By Thiik Mou Giir, Melbourne, Australia

July 30, 2016 (SSB) —- The vast majority of South Sudanese intellectuals, especially those in Diaspora, have become part of the problem, a problem that is not helping our people to break the cycle of trauma – wars, perpetual wars.  Partially, through their writings, our people in South Sudan and Diaspora have been experiencing trauma directly and indirectly.

The intellectuals have been inciting violence and when violence occurs, people: adults, children, and even fetuses in the wombs get affected.  Those who are directly affected will have to live with trauma for the rest of their lives and that trauma will be passed on to their children and their children’s children.

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By Thiik Mou Giir, Melbourne, Australia  

Nuer white army

South Sudan Rebels: Nuer White Army Fighters

July 20, 2016 (SSB) — It is not normal.  It is too much time wasted when I wrote words and crossed them out, when I wrote sentences and crossed them out, when I wrote paragraphs and crossed them out.  I started writing all over again.  It is too much time wasted when I wrote, stopped writing, and realized that my mind had gone blank and out of focus.  I am depressed, depressed by all that had been going on in South Sudan in the last few days.

So many of our people have died, killed by their own brothers, not by an enemy, but by their own brothers.  So many of our brothers and sisters are calling for foreigners to go to South Sudan in order to take control of their home country, who, from the perspective of international community, have become like animals going wild and unruly.  What our people had longed for, suffered for and died for has now become a baby nation whose children are begging other people to go and become foster adults – United Nation Trusteeship or AU Peacekeepers – to our beloved South Sudan.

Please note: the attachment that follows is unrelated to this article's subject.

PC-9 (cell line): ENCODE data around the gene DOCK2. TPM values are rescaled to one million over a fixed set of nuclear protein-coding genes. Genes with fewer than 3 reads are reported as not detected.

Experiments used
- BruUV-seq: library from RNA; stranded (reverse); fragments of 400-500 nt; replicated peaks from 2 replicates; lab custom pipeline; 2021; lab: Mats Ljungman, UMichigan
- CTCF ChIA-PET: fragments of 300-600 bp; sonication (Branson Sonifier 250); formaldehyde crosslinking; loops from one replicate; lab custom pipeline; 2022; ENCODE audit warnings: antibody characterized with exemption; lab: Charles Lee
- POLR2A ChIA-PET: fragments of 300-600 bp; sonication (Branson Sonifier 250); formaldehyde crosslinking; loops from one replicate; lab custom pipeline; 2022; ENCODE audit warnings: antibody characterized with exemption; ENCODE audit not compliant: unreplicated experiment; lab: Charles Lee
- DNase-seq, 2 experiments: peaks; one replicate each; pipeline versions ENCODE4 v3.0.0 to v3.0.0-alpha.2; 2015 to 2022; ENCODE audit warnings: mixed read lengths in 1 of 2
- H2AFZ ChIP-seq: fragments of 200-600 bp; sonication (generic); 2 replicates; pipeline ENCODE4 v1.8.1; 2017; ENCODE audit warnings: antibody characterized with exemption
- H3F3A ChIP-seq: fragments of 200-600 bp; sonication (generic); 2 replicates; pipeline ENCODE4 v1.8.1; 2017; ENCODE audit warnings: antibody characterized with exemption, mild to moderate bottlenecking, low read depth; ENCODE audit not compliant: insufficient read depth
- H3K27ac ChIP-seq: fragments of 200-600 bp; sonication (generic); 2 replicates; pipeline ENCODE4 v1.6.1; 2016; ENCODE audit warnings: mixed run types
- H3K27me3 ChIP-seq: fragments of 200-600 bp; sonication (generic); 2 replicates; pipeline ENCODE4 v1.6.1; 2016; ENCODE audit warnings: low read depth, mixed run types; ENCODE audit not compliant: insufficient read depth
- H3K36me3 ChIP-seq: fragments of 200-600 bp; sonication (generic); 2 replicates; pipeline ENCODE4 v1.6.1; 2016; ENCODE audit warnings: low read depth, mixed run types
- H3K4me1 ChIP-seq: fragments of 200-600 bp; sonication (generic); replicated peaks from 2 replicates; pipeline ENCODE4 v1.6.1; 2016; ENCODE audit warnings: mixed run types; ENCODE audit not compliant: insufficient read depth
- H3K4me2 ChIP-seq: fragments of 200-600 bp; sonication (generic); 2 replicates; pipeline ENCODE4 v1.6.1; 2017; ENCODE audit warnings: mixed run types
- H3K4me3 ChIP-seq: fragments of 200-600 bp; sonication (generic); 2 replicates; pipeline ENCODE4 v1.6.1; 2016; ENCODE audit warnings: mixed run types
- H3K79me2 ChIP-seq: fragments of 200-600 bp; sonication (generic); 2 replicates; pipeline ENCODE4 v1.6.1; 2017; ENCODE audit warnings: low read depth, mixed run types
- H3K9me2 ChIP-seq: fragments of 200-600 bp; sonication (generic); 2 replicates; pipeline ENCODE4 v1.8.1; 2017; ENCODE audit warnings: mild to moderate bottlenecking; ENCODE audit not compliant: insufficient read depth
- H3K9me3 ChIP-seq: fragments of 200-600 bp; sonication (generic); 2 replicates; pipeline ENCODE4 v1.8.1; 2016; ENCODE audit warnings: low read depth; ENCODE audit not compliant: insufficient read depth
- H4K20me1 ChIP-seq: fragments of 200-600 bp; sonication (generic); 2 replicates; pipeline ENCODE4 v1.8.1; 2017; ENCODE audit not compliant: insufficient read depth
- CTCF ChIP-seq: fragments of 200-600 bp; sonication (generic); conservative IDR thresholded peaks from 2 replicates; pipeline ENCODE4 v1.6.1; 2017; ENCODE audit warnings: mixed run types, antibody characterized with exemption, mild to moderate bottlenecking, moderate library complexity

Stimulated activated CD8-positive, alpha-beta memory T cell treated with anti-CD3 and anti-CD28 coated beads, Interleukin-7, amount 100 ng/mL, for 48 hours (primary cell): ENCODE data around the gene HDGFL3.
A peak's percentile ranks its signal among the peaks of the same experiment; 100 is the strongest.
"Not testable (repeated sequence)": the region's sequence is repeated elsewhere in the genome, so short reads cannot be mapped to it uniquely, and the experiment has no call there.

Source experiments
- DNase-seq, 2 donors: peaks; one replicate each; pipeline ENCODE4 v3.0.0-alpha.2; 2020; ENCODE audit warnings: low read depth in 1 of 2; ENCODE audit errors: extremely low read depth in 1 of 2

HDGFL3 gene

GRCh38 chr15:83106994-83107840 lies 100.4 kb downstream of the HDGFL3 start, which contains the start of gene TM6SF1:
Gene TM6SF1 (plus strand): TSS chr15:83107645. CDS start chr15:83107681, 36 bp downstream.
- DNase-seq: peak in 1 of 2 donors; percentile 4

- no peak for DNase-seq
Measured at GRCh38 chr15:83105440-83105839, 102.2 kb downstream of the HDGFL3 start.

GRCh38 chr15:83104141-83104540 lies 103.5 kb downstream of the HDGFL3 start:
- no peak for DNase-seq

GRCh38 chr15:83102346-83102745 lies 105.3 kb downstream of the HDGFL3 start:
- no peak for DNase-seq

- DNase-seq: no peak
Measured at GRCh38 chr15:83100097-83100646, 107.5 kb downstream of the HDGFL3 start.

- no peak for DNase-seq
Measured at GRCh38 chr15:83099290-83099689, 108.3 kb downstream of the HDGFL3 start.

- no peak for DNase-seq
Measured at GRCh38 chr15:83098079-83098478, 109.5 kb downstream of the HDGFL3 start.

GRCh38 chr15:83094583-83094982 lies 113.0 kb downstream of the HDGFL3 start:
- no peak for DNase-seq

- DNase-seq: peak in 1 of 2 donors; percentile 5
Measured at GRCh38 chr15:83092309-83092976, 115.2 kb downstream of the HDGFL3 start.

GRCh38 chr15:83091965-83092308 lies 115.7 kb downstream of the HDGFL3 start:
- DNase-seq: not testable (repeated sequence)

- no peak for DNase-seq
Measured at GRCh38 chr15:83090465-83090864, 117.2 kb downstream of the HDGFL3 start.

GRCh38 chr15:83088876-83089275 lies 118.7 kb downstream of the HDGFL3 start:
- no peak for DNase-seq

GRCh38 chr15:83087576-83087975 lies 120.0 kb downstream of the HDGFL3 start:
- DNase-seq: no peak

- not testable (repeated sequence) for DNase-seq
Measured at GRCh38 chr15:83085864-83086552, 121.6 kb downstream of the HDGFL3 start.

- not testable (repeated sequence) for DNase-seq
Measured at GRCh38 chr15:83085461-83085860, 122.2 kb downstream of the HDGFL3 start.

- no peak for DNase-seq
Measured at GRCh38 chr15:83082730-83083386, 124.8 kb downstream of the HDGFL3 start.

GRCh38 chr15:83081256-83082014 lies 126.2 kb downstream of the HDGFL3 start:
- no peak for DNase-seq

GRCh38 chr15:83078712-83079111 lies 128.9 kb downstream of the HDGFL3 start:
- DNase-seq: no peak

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By Thiik Mou Giir, Melbourne, Australia

South Sudanese Community Association and the Federation of South Sudanese Association in Victoria meeting

South Sudanese Community Association and the Federation of South Sudanese Association in Victoria meeting

June 26, 2016 (SSB) — The community leaders in Melbourne have recently embarked on a long-awaited journey of bringing our divided community along tribal line together.  The efforts of the writer of this article have yielded fruits as claimed by some well-informed people.  The vision – Constructing Our New Identity – has been articulated through a word of mouth, through symposiums, and through a number of articles.  Many local community members have sufficiently understood it.  Its call was responded to, when in June 18, 16, South Sudanese Community Association in Victoria Inc (SSCAV) and the Federation of South Sudanese Association in Victoria inc (FSSAV) Chairpersons, Mr. Kot Manoah and Mr Kenyatta De Wal, came with about thirty community leaders, intellectuals, and members of community taskforce to meet, first time, in my Garage.

The journey of creating a more cohesive South Sudanese Community started with two symposiums that were inspired by the above-mentioned vision last year.  The venues of the two symposium events were carefully chosen.  Members of SSCAV easily accessed the venue in Footscary area, whereas members of FSSAV easily accessed the venue in Dandenong area.  Just as SSCAV was formed to represent all South Sudanese in Melbourne, FSSAV was also formed to represent all South Sudanese.  Jieng members outnumber any other tribal groups in SSCAV Inc. and Nuer members outnumber any other group in FSSAV Inc.  SSCAV and FSSAV were simultaneously formed in the same month.  It is to be noted, though, that FSSAV formation came about as a way out from the grievances its members had had in regard to the way SSCAV was formed.  Animosity has always been in existence in the community since the outbreak of violence in December 2013 in South Sudan.  Relationships between friends broke down and South Sudanese small business owners suffered.